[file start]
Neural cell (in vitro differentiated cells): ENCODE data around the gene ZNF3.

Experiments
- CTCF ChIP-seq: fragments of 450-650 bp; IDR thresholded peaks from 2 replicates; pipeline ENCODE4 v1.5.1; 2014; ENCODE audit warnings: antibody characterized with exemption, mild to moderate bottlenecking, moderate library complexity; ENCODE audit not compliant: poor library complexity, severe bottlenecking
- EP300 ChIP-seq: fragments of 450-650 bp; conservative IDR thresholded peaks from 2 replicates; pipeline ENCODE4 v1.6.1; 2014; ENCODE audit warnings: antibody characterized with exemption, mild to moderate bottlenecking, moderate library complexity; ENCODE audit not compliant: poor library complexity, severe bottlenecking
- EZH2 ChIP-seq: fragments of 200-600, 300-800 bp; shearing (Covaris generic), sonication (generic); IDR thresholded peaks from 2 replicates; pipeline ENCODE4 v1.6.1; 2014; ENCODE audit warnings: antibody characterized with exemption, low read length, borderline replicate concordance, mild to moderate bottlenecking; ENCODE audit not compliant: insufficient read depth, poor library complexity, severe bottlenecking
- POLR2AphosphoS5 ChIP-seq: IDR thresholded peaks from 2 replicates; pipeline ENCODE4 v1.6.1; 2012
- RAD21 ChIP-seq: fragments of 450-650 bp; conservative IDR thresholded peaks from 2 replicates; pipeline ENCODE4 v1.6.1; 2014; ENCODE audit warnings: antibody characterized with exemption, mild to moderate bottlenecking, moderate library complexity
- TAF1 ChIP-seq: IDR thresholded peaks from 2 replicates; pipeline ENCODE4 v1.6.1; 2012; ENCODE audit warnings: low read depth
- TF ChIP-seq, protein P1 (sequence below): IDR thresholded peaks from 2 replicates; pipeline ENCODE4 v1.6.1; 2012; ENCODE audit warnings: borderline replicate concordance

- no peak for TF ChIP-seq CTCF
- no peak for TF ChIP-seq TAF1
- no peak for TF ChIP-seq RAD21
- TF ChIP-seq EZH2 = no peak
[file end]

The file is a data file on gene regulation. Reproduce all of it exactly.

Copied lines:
Neural cell (in vitro differentiated cells): ENCODE data around the gene ZNF3.

Experiments
- CTCF ChIP-seq: fragments of 450-650 bp; IDR thresholded peaks from 2 replicates; pipeline ENCODE4 v1.5.1; 2014; ENCODE audit warnings: antibody characterized with exemption, mild to moderate bottlenecking, moderate library complexity; ENCODE audit not compliant: poor library complexity, severe bottlenecking
- EP300 ChIP-seq: fragments of 450-650 bp; conservative IDR thresholded peaks from 2 replicates; pipeline ENCODE4 v1.6.1; 2014; ENCODE audit warnings: antibody characterized with exemption, mild to moderate bottlenecking, moderate library complexity; ENCODE audit not compliant: poor library complexity, severe bottlenecking
- EZH2 ChIP-seq: fragments of 200-600, 300-800 bp; shearing (Covaris generic), sonication (generic); IDR thresholded peaks from 2 replicates; pipeline ENCODE4 v1.6.1; 2014; ENCODE audit warnings: antibody characterized with exemption, low read length, borderline replicate concordance, mild to moderate bottlenecking; ENCODE audit not compliant: insufficient read depth, poor library complexity, severe bottlenecking
- POLR2AphosphoS5 ChIP-seq: IDR thresholded peaks from 2 replicates; pipeline ENCODE4 v1.6.1; 2012
- RAD21 ChIP-seq: fragments of 450-650 bp; conservative IDR thresholded peaks from 2 replicates; pipeline ENCODE4 v1.6.1; 2014; ENCODE audit warnings: antibody characterized with exemption, mild to moderate bottlenecking, moderate library complexity
- TAF1 ChIP-seq: IDR thresholded peaks from 2 replicates; pipeline ENCODE4 v1.6.1; 2012; ENCODE audit warnings: low read depth
- TF ChIP-seq, protein P1 (sequence below): IDR thresholded peaks from 2 replicates; pipeline ENCODE4 v1.6.1; 2012; ENCODE audit warnings: borderline replicate concordance

- no peak for TF ChIP-seq CTCF
- no peak for TF ChIP-seq TAF1
- no peak for TF ChIP-seq RAD21
- TF ChIP-seq EZH2 = no peak